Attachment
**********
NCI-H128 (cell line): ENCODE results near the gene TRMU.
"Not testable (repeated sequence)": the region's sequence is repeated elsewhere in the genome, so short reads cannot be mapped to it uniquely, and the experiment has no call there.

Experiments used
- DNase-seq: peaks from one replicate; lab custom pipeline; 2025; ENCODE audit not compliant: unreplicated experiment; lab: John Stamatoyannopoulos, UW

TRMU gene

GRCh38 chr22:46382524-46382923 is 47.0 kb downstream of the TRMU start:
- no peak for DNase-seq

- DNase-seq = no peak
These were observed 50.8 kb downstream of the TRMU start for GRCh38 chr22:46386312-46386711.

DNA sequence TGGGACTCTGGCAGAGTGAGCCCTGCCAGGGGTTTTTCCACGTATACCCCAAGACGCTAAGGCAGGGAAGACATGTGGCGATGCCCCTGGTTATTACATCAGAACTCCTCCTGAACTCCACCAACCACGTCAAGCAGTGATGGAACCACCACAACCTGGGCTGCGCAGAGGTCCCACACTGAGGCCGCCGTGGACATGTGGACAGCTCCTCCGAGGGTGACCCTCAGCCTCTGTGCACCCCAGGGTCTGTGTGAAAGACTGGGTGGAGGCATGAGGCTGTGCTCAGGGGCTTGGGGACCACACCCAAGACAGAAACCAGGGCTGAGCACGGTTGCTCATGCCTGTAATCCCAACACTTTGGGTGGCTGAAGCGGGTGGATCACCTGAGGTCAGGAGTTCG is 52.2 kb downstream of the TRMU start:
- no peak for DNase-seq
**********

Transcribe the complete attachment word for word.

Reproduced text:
NCI-H128 (cell line): ENCODE results near the gene TRMU.
"Not testable (repeated sequence)": the region's sequence is repeated elsewhere in the genome, so short reads cannot be mapped to it uniquely, and the experiment has no call there.

Experiments used
- DNase-seq: peaks from one replicate; lab custom pipeline; 2025; ENCODE audit not compliant: unreplicated experiment; lab: John Stamatoyannopoulos, UW

TRMU gene

GRCh38 chr22:46382524-46382923 is 47.0 kb downstream of the TRMU start:
- no peak for DNase-seq

- DNase-seq = no peak
These were observed 50.8 kb downstream of the TRMU start for GRCh38 chr22:46386312-46386711.

DNA sequence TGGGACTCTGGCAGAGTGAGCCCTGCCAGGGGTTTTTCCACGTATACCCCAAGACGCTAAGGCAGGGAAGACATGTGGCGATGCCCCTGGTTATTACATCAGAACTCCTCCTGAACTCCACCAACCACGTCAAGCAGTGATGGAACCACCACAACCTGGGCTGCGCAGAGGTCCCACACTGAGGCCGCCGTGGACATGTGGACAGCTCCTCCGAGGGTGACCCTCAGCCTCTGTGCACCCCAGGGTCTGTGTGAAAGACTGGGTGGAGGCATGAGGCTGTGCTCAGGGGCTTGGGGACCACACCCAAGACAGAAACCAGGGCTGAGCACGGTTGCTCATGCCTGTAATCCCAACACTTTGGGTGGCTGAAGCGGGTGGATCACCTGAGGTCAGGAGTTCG is 52.2 kb downstream of the TRMU start:
- no peak for DNase-seq